Bookmark   February 19, 2012 at 3:40PM
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I think you will do well using Actinovate. I use the root drench on both tomatoes and peppers. By the way the directions for mixing are with the packet.

Actinovate seems to be pretty much listed for spray
application to most anything in the garden. I think my melons do particularly well with a couple of cover sprays.
I've never used it on my pole beans as it doesn't seem to be much needed there.

Don't set aside my recommendation for the potassium carbonate as it is just as important a treatment as is the Actinovate. You can get maybe 75% the effect of potassium bicarbonate by using just home style baking soda which is sodium bicarbonate. Will save you a lot of money, also. I think your local ag agent can give you mixing and application suggestions. It's been used on roses and veggies for a zillion years. Somewhere I read that the experts would rather suggest potassium bicarbonate to avoid the buildup concentration of sodium in the soil-I can't get too fired up about that- but I have used both and the potassium seems to work better.

The use of spreader sticker will multiply the usefulness
of your spray materials by multiples!!!! Whether you are applying nutrients or materials to fight leaf crud the sticker just keeps the goodies in place through rain and dew
to see that it can do it's job. As the plants grow, so does the exposed area of the leaves and fruit. So what was applied is "thinned out" by growth. Eventually, it's a good thing to spray again to keep a credible dosage in place where it is needed. But just remember, none of it will stay in place very long without the sticker!

One more comment: I have so far never had to deal with Late Blight. At least I seem not to have ever suffered from it. Three possibilities exist---1)it isn't around in my area or 2) I have been very lucky or 3) Whatever I have been doing for the past 25 years to deal with early blight seems to have handled the late blight as well.

    Bookmark   February 20, 2012 at 3:54PM
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digdirt2(6b-7a No.Cent. AR HZ8 Sun-35)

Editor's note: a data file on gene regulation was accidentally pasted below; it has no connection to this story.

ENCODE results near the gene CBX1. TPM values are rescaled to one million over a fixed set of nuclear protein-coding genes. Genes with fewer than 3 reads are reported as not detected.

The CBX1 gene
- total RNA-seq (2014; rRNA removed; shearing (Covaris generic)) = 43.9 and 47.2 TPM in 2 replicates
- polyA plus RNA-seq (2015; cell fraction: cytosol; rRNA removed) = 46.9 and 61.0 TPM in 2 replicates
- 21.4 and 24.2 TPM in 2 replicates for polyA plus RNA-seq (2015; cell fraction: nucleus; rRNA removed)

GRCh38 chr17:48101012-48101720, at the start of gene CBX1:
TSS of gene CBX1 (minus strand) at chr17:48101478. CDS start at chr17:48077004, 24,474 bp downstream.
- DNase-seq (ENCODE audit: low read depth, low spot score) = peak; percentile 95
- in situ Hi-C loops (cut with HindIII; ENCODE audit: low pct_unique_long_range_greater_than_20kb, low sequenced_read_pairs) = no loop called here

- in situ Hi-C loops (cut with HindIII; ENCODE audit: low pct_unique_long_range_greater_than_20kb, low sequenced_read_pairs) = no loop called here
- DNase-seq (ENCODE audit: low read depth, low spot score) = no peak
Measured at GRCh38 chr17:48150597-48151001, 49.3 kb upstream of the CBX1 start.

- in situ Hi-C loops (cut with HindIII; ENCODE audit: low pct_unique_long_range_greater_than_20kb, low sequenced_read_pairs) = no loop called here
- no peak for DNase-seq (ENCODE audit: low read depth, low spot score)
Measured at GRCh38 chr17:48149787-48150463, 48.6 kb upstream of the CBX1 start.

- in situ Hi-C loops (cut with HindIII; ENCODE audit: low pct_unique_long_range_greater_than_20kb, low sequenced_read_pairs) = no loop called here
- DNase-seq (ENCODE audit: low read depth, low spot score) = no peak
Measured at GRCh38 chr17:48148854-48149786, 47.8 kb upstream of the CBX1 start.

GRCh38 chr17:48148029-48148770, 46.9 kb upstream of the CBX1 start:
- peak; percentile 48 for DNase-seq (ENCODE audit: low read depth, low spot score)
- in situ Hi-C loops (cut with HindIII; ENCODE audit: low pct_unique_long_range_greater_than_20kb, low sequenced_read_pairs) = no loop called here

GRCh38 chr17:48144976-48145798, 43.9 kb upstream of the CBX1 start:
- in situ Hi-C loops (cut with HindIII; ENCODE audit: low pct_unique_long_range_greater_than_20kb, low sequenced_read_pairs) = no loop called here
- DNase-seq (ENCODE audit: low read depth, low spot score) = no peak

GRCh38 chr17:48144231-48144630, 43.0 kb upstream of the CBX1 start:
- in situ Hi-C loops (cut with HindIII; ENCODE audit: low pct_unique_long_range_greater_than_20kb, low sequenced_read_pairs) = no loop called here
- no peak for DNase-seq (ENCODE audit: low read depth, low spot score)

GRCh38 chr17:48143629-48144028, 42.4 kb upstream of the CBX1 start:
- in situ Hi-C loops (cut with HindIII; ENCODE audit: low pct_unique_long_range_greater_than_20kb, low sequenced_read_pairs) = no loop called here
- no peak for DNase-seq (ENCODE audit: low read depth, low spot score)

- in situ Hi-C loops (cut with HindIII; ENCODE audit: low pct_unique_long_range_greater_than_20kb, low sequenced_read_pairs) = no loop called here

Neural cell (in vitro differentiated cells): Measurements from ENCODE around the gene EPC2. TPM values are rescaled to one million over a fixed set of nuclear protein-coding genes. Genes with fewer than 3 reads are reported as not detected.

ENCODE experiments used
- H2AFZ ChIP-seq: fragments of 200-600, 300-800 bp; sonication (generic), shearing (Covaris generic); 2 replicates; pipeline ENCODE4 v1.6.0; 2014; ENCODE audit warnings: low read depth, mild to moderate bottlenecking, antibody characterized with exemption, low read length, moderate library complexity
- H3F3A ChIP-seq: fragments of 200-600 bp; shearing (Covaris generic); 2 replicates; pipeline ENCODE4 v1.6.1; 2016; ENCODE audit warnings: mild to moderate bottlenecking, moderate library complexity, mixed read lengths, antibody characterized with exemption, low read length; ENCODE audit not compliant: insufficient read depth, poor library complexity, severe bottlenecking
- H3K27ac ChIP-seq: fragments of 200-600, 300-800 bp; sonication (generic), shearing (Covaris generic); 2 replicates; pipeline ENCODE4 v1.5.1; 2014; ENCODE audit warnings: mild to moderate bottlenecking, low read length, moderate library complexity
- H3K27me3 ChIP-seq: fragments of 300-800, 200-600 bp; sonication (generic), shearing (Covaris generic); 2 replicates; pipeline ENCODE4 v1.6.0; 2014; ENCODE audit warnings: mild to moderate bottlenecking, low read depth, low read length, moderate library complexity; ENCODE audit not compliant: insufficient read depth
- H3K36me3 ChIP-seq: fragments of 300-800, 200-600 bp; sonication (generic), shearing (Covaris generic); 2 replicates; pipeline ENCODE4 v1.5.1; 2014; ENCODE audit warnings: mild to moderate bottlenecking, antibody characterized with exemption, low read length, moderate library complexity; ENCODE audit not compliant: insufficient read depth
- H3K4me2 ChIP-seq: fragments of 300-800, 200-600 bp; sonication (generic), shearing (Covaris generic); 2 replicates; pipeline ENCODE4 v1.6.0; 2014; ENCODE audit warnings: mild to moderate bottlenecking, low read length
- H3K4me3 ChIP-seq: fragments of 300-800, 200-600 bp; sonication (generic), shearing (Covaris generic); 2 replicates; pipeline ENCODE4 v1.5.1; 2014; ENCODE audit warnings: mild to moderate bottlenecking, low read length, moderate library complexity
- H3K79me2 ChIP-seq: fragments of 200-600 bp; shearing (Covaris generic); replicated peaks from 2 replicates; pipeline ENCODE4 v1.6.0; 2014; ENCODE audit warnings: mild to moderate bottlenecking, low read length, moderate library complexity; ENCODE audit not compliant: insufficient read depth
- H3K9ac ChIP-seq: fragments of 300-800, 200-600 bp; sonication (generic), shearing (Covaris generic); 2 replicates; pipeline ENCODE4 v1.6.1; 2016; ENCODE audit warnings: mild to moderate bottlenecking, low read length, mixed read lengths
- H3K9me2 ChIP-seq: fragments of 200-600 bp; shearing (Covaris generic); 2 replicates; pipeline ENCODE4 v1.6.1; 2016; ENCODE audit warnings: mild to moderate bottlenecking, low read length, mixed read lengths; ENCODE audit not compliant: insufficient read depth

I went to a seminar over the weekend where the speaker recommended really thick mulch - at least 4" if not over a foot of mulch. Has anyone tried that? I don't worry too much about early blight on my plants since it doesn't seem to hurt them too much in the short season we have here. I'd try the thick mulch if I thought it would work but it seems unlikely since I would only be covering a fairly small area.

athenainwi - that is a standard recommendation and has been used by many of us for many years. The thick mulch serves multiple purposes.


    Bookmark   February 20, 2012 at 4:27PM
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I was given a "recipe" for blight by someone two years ago. I have not used it, but will use it this year. It is 2 tablespoons baking soda, 1 light tablespoon chlorox, and 1 tablespoon of Murphy's oil soap. This is for one gallon of water.
I also mulch heavily to keep soil borne splatter to a minimum, I pinch off any leaves w/in a foot of the ground, I irrigate by a soaker hose system, and I remove infected leaves ASAP.

    Bookmark   February 20, 2012 at 8:26PM
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hey larryw,

wondering what you use for a spreader sticker. I called one supplier and to my surprise he said that yucca extract was a good spreader but not sticker.

I looked at coco wet but a couple of the reviews I read said that it killed their plants. So what do you use?

    Bookmark   April 20, 2012 at 4:28PM